A child’s sense of belonging, identity, stability and safety, is crucial in ensuring positive outcomes for our children.
Working with children, families and communities across Australia, I hear repeated stories of children’s basic rights being breached. I hear stories that children feel that they do not belong, that they have no stability, they often feel unsafe and they are struggling with their identity.
The harm that has occurred and is still occurring to children in Australia at our schools, churches, detention centers, residential services and in foster care is a clear breach of the United Nations Conventions of the Rights of the Child.
The Royal Commission is highlighting that some of the very people who are entrusted to protect our children, to administer services, to guide them, are often the ones who are causing the most harm.
Children do not choose to be in care. They do not chose their parents and they do not chose their cultural background. They do not chose to be yelled at, to be abused, to be neglected and they do not chose to be unwanted.
Australia has a responsibility to protect children from abuse and harm in all environments, whether they live with family, live in foster care or have been placed in detention. Whether they are attending school or attending church.
This is everybody’s responsibility.
There is overrepresentation of Indigenous children in foster care and in detention. This needs to stop. We know our indigenous children are particularly vulnerable and Australia has an obligation to ensure that their culture is respected and they are protected. As a society we have the knowledge and the tools to protect our indigenous children but we are simply not using them effectively. We must listen and work with the Elders and their communities to ensure positive outcomes for children.
Regardless of the reasons as to why a child is in detention they still have the right to be protected, to be safe. The treatment of a group of young people in detention in the Northern Territory as shown in ABC footage earlier this week is not protection, not rehabilitation and provides no avenue for children to learn from their past behavior. This behavior is a breach of the United Nations Convention on the Rights of the child.
The abuse of children in detention, churches, schools, institutions and in foster care is unacceptable and the secrecy that has surrounded this abuse over time is a clear indication on how power and control is being used to harm children. The stories that are being reported by the various Royal Commission hearings are affirming the extent of the harm being inflicted on our children.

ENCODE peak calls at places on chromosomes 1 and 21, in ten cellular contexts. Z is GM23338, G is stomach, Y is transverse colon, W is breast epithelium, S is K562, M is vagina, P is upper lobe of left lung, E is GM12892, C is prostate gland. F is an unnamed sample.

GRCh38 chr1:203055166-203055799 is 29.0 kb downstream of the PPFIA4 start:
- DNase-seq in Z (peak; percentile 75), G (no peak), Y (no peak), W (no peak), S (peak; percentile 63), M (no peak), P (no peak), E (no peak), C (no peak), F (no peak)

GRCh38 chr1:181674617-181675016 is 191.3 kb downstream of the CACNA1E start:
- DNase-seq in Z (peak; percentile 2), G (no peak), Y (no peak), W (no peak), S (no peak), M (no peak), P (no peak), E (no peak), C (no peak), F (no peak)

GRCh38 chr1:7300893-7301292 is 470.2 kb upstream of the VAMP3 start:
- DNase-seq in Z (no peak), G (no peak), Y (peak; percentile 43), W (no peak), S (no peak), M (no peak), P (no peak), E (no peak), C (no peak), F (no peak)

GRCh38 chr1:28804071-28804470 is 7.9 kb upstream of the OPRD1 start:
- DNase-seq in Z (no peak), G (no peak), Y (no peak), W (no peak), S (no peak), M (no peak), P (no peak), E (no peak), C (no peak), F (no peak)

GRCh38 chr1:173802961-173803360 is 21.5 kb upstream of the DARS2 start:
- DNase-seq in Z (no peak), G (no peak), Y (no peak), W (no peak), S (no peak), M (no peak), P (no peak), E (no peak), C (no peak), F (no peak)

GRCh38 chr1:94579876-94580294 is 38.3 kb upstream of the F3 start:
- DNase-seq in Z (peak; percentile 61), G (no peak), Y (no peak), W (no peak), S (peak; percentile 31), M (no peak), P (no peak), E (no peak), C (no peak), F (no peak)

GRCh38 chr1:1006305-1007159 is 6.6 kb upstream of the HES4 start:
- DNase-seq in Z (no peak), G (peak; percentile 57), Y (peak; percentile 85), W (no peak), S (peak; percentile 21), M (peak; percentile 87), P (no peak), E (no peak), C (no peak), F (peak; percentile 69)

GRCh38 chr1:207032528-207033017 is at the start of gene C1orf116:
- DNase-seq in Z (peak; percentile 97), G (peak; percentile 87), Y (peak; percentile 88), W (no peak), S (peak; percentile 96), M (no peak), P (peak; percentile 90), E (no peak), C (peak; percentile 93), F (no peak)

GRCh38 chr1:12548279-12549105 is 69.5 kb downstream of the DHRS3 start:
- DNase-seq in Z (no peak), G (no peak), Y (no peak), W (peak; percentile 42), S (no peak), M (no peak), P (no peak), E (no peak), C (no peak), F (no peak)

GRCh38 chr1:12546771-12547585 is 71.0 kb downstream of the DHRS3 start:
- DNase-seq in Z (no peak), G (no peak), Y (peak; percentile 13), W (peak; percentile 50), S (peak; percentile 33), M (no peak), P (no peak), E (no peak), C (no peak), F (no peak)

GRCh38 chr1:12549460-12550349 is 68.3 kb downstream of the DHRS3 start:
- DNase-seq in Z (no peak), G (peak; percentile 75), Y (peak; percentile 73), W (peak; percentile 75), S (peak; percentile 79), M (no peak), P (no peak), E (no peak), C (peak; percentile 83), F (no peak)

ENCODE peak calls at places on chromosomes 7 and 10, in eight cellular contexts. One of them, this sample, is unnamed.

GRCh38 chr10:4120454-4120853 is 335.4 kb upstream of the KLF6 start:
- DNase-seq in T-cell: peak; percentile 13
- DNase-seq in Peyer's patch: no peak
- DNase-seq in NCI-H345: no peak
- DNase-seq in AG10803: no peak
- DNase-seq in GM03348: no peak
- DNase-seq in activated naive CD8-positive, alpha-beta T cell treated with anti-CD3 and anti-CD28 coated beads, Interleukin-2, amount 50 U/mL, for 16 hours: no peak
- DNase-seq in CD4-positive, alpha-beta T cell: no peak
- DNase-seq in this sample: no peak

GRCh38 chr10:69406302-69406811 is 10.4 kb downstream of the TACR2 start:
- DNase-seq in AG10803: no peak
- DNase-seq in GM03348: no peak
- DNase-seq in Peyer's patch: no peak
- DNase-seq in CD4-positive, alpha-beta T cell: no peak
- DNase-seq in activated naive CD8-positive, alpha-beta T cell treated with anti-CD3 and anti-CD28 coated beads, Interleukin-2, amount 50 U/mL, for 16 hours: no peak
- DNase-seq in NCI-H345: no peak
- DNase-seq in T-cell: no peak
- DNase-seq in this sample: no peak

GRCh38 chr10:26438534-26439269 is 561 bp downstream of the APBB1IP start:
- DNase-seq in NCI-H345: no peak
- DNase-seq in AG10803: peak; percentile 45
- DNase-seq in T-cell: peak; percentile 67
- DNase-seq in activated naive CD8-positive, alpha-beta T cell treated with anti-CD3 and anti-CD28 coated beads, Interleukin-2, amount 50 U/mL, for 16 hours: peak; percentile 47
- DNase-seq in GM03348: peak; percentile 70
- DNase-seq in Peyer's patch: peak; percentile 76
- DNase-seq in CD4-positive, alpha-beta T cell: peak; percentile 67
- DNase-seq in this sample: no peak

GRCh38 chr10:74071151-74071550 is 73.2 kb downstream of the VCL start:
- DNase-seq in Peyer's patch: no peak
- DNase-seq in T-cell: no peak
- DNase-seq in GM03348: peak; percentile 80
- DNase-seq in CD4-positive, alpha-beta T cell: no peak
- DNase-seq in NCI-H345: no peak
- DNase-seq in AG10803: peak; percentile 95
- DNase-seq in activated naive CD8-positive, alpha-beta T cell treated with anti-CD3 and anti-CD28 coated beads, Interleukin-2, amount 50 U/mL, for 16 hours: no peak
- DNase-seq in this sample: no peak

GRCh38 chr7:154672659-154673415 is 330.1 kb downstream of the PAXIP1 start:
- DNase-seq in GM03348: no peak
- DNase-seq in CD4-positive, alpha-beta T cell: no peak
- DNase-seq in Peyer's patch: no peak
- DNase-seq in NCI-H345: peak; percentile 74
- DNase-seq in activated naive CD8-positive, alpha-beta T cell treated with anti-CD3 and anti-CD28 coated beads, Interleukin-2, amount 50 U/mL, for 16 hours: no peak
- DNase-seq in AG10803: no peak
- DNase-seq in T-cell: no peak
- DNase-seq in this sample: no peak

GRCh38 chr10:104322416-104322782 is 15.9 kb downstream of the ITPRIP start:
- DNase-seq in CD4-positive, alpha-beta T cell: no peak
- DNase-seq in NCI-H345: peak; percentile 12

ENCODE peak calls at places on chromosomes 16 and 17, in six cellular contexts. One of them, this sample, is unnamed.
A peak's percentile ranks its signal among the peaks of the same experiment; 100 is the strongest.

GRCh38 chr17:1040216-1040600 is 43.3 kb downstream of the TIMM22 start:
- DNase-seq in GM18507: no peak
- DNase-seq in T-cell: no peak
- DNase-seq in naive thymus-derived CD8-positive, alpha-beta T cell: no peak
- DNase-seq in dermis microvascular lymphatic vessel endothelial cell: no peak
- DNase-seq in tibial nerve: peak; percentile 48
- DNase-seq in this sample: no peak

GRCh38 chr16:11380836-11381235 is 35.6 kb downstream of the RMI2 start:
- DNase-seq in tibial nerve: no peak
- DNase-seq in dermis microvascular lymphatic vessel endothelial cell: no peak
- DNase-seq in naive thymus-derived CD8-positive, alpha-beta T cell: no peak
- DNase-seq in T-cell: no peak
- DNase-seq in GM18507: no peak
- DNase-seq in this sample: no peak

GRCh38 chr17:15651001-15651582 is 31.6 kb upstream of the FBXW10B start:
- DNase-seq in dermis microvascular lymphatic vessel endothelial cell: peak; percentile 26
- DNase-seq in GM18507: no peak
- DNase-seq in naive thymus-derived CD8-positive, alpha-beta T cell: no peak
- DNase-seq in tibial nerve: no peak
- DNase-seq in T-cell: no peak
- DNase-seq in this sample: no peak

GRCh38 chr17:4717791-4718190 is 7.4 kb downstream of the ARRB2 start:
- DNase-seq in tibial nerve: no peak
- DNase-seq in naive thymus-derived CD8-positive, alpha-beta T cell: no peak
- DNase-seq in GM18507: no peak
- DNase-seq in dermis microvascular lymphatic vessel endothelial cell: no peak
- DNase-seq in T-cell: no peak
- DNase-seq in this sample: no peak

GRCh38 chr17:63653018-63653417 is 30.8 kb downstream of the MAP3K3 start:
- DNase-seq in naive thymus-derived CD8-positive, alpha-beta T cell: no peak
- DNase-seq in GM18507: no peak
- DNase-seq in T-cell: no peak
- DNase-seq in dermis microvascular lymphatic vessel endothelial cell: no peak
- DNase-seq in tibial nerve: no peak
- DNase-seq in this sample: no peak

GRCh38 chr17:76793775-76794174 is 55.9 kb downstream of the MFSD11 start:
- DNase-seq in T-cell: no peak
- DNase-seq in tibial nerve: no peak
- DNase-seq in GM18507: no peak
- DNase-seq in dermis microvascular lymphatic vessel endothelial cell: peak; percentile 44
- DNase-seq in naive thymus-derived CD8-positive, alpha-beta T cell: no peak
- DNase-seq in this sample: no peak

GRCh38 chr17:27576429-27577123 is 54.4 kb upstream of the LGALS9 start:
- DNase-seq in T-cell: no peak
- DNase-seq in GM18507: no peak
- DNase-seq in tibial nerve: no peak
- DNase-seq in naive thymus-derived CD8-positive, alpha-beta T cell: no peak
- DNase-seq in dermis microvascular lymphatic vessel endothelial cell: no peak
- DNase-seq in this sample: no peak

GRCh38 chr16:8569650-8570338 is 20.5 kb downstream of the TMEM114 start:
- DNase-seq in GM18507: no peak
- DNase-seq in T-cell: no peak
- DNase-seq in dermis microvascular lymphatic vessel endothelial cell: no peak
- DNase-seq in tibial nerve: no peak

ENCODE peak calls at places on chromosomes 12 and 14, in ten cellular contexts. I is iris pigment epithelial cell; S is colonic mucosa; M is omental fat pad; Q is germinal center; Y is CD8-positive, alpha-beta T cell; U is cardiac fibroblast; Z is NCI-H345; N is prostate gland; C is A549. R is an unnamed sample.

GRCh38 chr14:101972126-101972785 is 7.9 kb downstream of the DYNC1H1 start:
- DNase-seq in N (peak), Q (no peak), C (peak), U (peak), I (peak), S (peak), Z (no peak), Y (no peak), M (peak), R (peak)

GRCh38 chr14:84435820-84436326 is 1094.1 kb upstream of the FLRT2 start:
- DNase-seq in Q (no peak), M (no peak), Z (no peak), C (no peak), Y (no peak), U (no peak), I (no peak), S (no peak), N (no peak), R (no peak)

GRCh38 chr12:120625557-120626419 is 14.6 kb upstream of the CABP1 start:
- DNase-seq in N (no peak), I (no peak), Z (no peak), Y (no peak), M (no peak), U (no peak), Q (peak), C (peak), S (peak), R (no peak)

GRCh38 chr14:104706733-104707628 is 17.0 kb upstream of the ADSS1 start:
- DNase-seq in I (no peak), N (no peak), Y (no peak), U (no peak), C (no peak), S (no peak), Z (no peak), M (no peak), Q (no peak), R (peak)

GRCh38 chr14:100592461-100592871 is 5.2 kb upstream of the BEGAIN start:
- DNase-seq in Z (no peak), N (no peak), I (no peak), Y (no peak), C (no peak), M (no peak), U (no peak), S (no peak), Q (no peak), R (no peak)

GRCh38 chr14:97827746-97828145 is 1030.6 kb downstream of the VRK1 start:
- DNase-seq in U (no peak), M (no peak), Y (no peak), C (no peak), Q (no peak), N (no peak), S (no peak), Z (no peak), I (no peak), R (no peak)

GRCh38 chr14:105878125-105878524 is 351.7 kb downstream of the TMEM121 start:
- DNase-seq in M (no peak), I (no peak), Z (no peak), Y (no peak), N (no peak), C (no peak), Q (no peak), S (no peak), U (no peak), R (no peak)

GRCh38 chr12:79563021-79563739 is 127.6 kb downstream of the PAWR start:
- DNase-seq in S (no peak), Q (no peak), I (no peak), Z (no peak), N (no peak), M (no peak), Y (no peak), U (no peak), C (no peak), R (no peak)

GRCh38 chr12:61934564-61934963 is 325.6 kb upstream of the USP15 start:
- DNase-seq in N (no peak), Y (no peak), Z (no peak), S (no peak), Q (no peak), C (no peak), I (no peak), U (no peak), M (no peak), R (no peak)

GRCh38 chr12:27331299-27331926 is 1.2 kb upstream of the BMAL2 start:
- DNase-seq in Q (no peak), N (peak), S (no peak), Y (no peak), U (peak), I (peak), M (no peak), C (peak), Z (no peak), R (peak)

It is essential for Australia to implement a child rights framework that works and provides for the protection for all of our children, no matter their circumstances. The lack of transparency, representation and protection is a significant issue that often challenges Children’s Rights advocates and Australia as a society.
I have been fortunate to work with some inspiring children and their hope, spirit and resilience is something which we can all learn from. One young woman said:
“..as an adult I have been fortunate enough to ask these adults from my childhood, from my youth, why they did not listen, why they didn’t do more when they met with me and told me they wished they did. Their responses at first floored me, ‘I didn’t want to rock the boat’, ‘there were so many people involved in your care, and I didn’t want to be the trouble maker” ‘I didn’t want to lose my job’, ‘I did try and I was removed from your case’, ‘I didn’t feel it was my place’…. I am here today to tell you all that no matter what your role, IT IS ALWAYS YOUR PLACE when it comes to protecting a child or young person who has the bravery to ask for your help….to do what is Right.”
I challenge you all to stand up and listen to our children, hear what they are saying and protect them. Children are our historians’, our future, they will be our leaders and need our support and positive direction.
IT IS ALWAYS YOUR PLACE when it comes to protecting a child no matter what your role is.
Photograph supplied by Ayden Shepherd – ajsphotographyaustralia.com